The next painting shows the western gate. According to the historical sources, formely here was a balustrade, which today no longer exists. In the picture the works of art are being driven through the gate to the palace – this detail was added by the artist’s imagination.

The next painting shows the work at the ice house.

” In winter, this room was filled with ice and acid and beer, which were given to drink to the servants in order the employees drink something better than water. It was for the sake of their health.” – explains Mašidlauskas.

The next paintings show fragments of the pre-war reality: the eastern gate, fencing, stables, a water mill.

In Waka was set the first in Lithuania electric mill; the electricity had been restored not only to the palace, but also to the granary (świrna). Corn was imported from the neighboring villages; the railways were set at a kilometer railway crossings distance in order there were no obstacles to easily reach the palace.

According to Mašidlauskas when in Tsarist Russia they started to build and completed  in 1862 the railway line from St. Petersburg to Warsaw, Tyszkiewicz’s family arranged the establishment of the station  in Waka Trakai. As the first people they had a home phone. When they decided to go on a trip,  they telephoned to the central station  in Waka in order their wagon was  attached to the set.

“The railway connected with the world, but also serve many other things for example to deliver fresh fish from Tyszkiewicz’s ponds  to Warsaw and St. Petersburg – says the artist. – The ponds were filled with a variety of fish, including salmon. It was thought that the fish was the best, if it was delivered to the chef still alive.”

Count Tyszkiewicz was one of the first people in Lithuania who possessed a phone after in 1896 in Vilnius was started the first telephone station. “For the convenience of administration of their goods he combined the Waka residence with the Vilnius tenements via phone” – reported the excited relative.

In family memoirs we can read: “In 1898, the park was modernized at the initiative of the young heir of Waka  Count Jan Tyszkiewicz according to the plans of the French architect Edward Andre (Édouard André), who also designed the gardens and parks in Landwarów, Zatrocze and Pałądza”.

The realization of the plan, bringing and planting appropriate plants and the education of the property gardener had taken three years. In the Waka park till today we can find a memorial stone with the inscription: “Jan Tyszkiewicz founded the park and garden in Waka in 1900”.

Next to the palace is funded by Count Tyszkiewicz built in 1870 the neo-Gothic chapel with four stone statues on the front top.  The  members of the Tyszkiewicz’s family are buriedt here, next to the chapel – the final resting place of the last Waka owner – Jan Michał Tyszkiewicz, who died tragically. The light aircraft piloted by Count Zamoyski in which they were returning home from a retreat in Międzyrzec Podlaski, after the troubled take-off fell to the ground from a height of about one hundred meters;  the pilot and his passenger were killed on the spot in May 30, 1939 r.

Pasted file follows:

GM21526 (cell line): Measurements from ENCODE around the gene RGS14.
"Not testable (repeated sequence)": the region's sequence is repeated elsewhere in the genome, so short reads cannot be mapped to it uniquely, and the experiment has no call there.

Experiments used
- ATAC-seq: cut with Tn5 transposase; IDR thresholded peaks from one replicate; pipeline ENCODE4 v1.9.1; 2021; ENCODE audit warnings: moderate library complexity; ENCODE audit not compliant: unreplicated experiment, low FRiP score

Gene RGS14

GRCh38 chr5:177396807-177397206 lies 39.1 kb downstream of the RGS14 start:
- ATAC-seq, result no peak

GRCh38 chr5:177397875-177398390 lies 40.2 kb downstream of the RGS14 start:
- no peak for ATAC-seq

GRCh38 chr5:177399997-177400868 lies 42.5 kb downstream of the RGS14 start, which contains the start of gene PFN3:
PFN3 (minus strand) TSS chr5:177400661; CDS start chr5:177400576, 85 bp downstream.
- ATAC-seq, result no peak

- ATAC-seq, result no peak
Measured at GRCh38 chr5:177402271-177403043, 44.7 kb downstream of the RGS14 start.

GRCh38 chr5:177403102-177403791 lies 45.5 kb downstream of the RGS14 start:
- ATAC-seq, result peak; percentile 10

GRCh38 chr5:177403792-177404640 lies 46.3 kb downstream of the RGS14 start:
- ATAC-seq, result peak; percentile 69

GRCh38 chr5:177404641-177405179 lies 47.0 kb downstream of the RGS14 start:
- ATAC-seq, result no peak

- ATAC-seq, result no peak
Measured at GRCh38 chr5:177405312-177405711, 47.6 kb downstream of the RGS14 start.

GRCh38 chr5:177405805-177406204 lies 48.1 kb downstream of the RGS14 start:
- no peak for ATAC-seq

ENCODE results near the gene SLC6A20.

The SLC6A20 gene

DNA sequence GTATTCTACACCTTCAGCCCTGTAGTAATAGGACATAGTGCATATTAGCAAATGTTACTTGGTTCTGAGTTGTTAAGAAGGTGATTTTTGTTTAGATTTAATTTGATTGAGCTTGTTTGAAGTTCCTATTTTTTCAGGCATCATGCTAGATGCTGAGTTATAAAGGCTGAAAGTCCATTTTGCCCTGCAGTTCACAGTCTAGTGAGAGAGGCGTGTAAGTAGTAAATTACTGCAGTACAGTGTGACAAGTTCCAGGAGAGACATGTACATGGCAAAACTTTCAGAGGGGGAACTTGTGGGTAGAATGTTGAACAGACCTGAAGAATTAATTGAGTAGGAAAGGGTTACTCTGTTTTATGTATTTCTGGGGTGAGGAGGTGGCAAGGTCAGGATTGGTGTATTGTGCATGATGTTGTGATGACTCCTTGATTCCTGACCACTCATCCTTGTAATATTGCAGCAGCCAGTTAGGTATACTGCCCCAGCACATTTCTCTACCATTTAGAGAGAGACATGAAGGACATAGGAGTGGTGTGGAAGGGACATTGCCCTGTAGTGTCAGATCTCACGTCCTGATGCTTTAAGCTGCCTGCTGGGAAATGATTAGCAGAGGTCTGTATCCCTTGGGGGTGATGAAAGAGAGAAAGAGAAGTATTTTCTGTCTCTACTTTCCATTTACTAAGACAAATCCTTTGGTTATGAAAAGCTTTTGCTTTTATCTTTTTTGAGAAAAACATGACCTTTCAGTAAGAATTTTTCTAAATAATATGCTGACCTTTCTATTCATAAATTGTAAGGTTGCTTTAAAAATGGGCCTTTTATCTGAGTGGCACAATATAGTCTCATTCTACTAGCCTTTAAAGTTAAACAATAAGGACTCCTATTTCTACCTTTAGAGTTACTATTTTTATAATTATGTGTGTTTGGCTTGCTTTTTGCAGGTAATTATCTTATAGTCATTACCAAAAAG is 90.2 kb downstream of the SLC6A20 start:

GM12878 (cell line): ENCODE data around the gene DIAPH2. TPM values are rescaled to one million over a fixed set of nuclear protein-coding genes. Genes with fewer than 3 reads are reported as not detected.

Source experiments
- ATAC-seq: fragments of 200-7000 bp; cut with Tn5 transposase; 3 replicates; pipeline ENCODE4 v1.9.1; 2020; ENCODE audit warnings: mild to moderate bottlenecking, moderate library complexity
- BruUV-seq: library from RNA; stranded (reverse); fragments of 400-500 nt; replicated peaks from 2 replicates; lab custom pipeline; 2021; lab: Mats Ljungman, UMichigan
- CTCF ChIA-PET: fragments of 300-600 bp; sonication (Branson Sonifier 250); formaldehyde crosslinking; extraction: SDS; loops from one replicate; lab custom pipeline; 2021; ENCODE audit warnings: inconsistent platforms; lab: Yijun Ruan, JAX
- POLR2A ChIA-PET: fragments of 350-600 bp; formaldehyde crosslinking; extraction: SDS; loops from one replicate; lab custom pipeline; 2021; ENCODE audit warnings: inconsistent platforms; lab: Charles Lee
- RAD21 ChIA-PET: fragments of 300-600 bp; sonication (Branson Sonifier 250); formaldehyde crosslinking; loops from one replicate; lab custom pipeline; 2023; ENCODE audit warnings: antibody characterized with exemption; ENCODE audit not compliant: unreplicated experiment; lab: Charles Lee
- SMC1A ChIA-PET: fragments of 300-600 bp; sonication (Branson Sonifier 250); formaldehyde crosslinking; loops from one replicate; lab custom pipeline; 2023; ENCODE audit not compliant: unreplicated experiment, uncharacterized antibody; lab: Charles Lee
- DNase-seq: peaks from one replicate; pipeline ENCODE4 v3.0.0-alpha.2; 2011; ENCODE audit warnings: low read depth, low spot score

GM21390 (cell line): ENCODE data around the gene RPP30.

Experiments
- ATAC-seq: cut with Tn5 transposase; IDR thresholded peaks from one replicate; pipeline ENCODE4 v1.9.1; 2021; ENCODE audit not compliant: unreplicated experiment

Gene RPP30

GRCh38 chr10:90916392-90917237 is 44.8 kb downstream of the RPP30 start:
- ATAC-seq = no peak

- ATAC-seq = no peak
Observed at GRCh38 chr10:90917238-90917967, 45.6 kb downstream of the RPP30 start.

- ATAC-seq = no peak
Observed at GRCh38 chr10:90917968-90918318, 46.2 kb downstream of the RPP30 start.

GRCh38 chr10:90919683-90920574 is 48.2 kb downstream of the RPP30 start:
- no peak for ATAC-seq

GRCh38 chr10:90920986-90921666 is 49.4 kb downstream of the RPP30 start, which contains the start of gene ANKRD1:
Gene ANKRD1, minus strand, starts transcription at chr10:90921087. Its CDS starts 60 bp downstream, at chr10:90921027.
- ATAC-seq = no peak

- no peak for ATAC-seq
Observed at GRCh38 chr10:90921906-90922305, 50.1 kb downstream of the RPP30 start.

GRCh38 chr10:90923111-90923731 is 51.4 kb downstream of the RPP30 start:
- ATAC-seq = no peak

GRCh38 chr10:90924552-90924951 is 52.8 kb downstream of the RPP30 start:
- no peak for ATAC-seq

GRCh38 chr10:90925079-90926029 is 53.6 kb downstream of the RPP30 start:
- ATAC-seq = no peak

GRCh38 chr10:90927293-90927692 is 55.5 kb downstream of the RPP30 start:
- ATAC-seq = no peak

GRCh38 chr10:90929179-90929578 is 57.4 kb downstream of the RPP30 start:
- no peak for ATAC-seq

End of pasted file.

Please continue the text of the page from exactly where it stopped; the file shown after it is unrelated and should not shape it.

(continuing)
” Tyszkiewicz’s family had lived here until 1939. After the Polish occupation by the Germans they emigrated immediately. The widowed mother gathered her three small children – Anna Maria, Izabella and Zygmund and went to the relatives in England. In exile they lived very poorly – they often  had  no food to put on the table. . They left leaving all the property here. The children were very able so the relatives paid for their education.” – says Mašidlauskas.

The offspring of the last Waka’s owner has been living in England till today, visitting the patrimony and  keeping the correspondence with the local residents.

“These stone bars once surrounded the entire lawn, now only a few of them had left – shows the artist. – When I was looking for them in the surrounding houses, the people did not even protest when I asked to give it  back to its proper place. Destroyed statues from the top of the palace show the annual field work. The large garden oval marble table and two marble seats were lost irretrievably – now they are probably adorning someone’s garden …”.


Tłumaczenie by Kasia Ratajek w ramach praktyk w Europejskiej Fundacji Praw Człowieka, Translated by Kasia Ratajek within the framework of a traineeship programme of the European Foundation of Human Rights,